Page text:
February 11, 2014 (El Cajon)--The El Cajon Police Department will be conducting a specialized Motorcycle Safety Enforcement Operation on February 21 in an effort to lower deaths and injuries. Extra officers will be on duty patrolling areas frequented by motorcyclists and where motorcycle crashes occur.
Officers will be looking for violations made by drivers and riders alike that can lead to motorcycle crashes. They will be cracking down on both those operating regular vehicles and motorcycles that are under the influence of drugs or alcohol, speeding, making illegal turns, or any other dangerous violation.
Motorcycle fatalities saw a phenomenal drop of 37 percent from 2008 to 2010, but rose nearly 18 percent in 2011. Operations like this are aimed at curbing any more rises in motorcycle deaths and sending the numbers back downward.
In the City of El Cajon, during 2011 there were 11 motorcycle collisions that resulted in 2 fatalities and 12 motorcyclists injured. During 2012 there were 19 motorcycle collisions that resulted in 21 motorcyclists injured. During 2013 there were 25 motorcycle collisions, resulting in 1 fatality and 23 motorcyclists injured. Already in 2014 there have been 2 motorcyclist fatalities.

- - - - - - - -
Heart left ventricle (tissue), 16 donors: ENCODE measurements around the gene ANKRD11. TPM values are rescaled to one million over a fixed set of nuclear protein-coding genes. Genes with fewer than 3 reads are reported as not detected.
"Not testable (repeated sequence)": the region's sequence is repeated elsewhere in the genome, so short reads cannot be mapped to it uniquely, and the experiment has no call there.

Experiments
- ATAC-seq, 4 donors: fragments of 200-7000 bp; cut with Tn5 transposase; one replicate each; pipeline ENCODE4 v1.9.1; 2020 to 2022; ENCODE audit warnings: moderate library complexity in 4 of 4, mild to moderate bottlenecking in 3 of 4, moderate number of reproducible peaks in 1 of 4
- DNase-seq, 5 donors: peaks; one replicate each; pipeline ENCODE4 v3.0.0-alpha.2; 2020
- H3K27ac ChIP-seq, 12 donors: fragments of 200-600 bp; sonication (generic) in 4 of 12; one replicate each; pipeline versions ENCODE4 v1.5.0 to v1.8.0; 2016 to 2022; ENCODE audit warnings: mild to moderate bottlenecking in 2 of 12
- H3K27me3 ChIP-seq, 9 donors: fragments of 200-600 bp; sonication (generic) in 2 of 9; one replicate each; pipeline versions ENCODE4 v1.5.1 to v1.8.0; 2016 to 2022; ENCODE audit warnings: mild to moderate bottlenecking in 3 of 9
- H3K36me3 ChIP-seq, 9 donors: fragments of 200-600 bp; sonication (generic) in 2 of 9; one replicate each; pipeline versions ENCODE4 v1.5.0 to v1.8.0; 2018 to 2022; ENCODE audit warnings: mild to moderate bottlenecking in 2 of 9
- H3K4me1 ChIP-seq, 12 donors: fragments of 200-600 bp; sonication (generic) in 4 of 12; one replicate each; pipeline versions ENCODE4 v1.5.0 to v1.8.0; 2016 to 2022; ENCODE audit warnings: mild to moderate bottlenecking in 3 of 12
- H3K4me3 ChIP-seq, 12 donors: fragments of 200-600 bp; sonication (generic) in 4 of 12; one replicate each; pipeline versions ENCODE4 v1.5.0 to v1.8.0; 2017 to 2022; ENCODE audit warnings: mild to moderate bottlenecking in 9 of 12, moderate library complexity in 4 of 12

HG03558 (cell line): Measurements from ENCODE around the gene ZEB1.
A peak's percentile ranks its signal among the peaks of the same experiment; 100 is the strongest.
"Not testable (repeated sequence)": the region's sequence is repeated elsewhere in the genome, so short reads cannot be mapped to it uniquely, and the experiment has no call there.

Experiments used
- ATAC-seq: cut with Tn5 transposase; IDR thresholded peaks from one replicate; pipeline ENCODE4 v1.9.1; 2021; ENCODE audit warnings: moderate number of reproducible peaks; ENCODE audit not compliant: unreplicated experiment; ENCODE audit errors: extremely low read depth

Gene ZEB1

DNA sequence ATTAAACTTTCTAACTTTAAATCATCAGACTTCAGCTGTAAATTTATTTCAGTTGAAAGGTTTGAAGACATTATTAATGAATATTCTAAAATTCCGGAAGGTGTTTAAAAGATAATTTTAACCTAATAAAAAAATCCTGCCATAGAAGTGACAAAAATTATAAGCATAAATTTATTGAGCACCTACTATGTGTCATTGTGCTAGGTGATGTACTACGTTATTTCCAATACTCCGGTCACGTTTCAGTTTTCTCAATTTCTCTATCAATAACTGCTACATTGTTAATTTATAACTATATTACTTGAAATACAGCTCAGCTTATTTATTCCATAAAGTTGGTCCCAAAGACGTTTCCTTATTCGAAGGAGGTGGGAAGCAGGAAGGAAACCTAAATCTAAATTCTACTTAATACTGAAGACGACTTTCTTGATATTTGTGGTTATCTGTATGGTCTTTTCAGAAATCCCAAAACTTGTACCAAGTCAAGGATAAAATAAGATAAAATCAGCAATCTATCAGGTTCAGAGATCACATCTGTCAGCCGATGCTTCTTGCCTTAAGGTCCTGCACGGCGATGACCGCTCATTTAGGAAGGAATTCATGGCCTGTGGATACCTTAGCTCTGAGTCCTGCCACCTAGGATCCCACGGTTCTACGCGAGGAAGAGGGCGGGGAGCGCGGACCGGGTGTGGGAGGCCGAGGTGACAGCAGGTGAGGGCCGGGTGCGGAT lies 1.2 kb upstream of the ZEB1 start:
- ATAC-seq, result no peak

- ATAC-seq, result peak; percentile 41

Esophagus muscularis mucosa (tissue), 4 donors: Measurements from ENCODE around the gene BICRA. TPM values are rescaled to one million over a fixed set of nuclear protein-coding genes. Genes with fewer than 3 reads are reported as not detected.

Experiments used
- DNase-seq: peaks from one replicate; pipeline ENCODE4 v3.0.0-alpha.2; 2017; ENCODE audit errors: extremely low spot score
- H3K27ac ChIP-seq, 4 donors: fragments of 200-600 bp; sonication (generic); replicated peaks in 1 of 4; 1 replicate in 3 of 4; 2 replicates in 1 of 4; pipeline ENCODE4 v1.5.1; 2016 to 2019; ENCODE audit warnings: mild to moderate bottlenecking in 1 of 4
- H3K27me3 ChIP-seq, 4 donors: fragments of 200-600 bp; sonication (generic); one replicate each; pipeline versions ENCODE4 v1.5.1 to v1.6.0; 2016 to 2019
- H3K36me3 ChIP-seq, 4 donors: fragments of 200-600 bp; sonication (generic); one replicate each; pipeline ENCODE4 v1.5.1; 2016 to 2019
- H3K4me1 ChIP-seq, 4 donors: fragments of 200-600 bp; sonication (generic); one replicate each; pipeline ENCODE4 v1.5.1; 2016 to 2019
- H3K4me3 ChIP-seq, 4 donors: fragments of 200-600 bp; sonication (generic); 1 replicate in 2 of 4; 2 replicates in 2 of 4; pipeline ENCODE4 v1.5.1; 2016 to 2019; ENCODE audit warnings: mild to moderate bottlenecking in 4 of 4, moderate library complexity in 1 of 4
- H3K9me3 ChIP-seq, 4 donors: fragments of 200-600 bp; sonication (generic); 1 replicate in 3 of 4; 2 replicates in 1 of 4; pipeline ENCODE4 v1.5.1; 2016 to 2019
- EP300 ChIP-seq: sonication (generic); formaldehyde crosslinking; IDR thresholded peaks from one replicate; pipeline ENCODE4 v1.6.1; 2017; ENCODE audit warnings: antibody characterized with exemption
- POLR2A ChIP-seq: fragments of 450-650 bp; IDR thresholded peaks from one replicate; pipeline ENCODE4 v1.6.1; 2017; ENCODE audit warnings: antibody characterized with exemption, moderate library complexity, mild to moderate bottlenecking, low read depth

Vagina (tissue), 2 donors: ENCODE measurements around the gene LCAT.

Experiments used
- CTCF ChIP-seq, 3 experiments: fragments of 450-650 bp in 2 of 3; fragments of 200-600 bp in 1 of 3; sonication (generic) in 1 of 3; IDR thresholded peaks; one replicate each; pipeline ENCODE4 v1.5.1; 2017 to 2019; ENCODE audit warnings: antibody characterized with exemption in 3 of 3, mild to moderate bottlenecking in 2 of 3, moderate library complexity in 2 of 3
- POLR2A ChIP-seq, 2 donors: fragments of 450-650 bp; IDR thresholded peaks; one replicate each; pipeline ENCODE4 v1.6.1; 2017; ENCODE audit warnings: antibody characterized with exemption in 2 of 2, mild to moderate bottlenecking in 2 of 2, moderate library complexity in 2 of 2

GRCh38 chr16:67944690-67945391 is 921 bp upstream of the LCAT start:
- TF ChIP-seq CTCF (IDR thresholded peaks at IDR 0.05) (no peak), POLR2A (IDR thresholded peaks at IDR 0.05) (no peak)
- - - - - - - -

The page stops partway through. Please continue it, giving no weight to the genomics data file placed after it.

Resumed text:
California collision data reveals that primary causes of motorcycle-involved crashes include speeding, unsafe turning, and impairment due to alcohol and other drugs. The El Cajon Police Department is also reminding all motorists to always be alert and watch out for motorcycles, especially when turning and changing lanes.
As the economy turns upward, there will likely be more miles driven by all vehicles, plus more novice motorcycle riders who are untrained and unable to handle the power of today's motorcycles. The message to all drivers and motorcyclists is: share in the responsibility and do your part by safely
"sharing the road." Riders can get training through the California Motorcyclist Safety Program. Information and training locations are available at www.CA-msp.org or 1-877 RIDE 411 or 1-877-743-3411.
Funding for this program is provided by a grant from the California Office of Traffic Safety through the National Highway Traffic Safety Administration.